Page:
From protein shakes to chicken and rice, the question of what post-workout foods are good for you is an important one. If the maxim that bodies are made in the kitchen, not the gym, holds true, then arguably, your post-workout food is just as vital as the workout itself.
Naturally, scientists have long debated everything from the ideal post-workout chow to the best time to eat it. What all of this tends to miss is that if you’re to stand any chance of maintaining a healthy diet, your sustenance has to be at least somewhat appealing to the palette.
So, with apologies to white fish and veggies, this is our ranking of the best post-workout foods. From the less imaginative (but nutritionally sound) options to a bit more adventurous, we chart your recovery meal from nutritious to delicious.
“A Mediterranean chickpea salad provides about 15g of protein, aiding in muscle repair and growth post-workout,” says Serena Poon, nutritionist and founder of brands Just Add Water & Culinary Alchemy. “Avocado contributes healthy monounsaturated fats, essential for nutrient absorption and reducing inflammation,” she continues. You also get a range of vitamins plus fiber from the veggies. Eat up.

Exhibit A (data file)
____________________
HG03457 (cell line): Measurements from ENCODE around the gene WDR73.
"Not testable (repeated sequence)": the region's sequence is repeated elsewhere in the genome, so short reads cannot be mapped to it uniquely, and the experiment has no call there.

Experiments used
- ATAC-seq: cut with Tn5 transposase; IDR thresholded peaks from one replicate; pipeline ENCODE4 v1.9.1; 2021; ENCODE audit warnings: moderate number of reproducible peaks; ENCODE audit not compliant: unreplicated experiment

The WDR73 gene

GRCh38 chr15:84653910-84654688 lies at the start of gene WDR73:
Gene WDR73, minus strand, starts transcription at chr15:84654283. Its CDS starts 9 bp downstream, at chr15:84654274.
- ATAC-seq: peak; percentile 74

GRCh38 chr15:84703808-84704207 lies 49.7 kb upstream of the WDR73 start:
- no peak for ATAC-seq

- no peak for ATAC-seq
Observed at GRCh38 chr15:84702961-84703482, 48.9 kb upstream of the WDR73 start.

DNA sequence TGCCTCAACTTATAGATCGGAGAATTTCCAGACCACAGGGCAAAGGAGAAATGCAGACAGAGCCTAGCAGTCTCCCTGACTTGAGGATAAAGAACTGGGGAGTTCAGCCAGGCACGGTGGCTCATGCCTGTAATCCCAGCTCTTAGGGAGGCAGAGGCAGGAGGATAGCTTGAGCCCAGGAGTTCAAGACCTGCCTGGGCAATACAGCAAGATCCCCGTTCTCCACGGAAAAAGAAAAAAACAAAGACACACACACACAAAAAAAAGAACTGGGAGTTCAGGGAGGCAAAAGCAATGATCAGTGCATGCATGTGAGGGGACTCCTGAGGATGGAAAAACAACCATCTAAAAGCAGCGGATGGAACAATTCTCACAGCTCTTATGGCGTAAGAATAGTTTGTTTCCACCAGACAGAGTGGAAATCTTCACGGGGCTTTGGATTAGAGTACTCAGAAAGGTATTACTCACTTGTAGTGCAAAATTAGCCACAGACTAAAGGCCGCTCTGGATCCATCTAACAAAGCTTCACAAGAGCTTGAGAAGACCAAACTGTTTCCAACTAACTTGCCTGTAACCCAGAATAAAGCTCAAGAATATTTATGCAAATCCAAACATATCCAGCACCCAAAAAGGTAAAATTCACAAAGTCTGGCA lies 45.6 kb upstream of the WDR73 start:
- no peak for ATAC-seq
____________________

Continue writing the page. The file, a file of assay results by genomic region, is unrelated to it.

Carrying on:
Excitement factor: 3/10
Nutrition factor: 9/10
“After a five-hour session of surfing or a three-hour bike ride, I’m ready to eat,” says Laird Hamilton—possibly the best surfer in the history of the sport and founder of Laird Superfood. “High-quality protein like buffalo or elk with a ton of veggies and healthy fats such as avocado and unfiltered olive oil. If I can help it, I will load my mid or late-lunch meal with proteins and healthy fats.”
Excitement factor: Depends on your thoughts re: eating Bambi
Nutrition factor: 8/10
“Consuming carbohydrates and protein after your workout allows your muscles to repair, rebuild, and recover properly,” says Ashleigh Kidd, dietitian at F45 Training. “You should aim to have a balanced meal with a focus on protein and fiber within an hour of ending your workout.” Breakfast tacos with black beans, scrambled eggs, and possibly extra egg whites are a winner.
Excitement factor: 8/10
Nutrition factor: 8/10
“Recently, I’ve been particularly drawn to canned mackerel,” says Arina Kuzmina, an integrative health coach and nutritionist who tries not to eat anything until 45-60 minutes post-workout. “I know for some it doesn’t sound that delicious, but mackerel is rich in omega-3 fatty acids that have been studied for their impact on metabolic rate, digestive system, immune system, cardiovascular health, and blood sugar levels. I like to make salads with it by mixing it with seasonal vegetables, some green leaves, and gluten-free bread.”
Excitement factor: 4/10
Nutrition factor: 7.5/10
A favorite of students and middle-aged bachelors everywhere, the stir-fry is not without its nutrition credentials. “You get protein from the prawns, carbohydrates from noodles, and vitamins and minerals from the vegetables,” says Jess Hillard, nutritionist at sports nutrition brand Warrior. Take that, mom.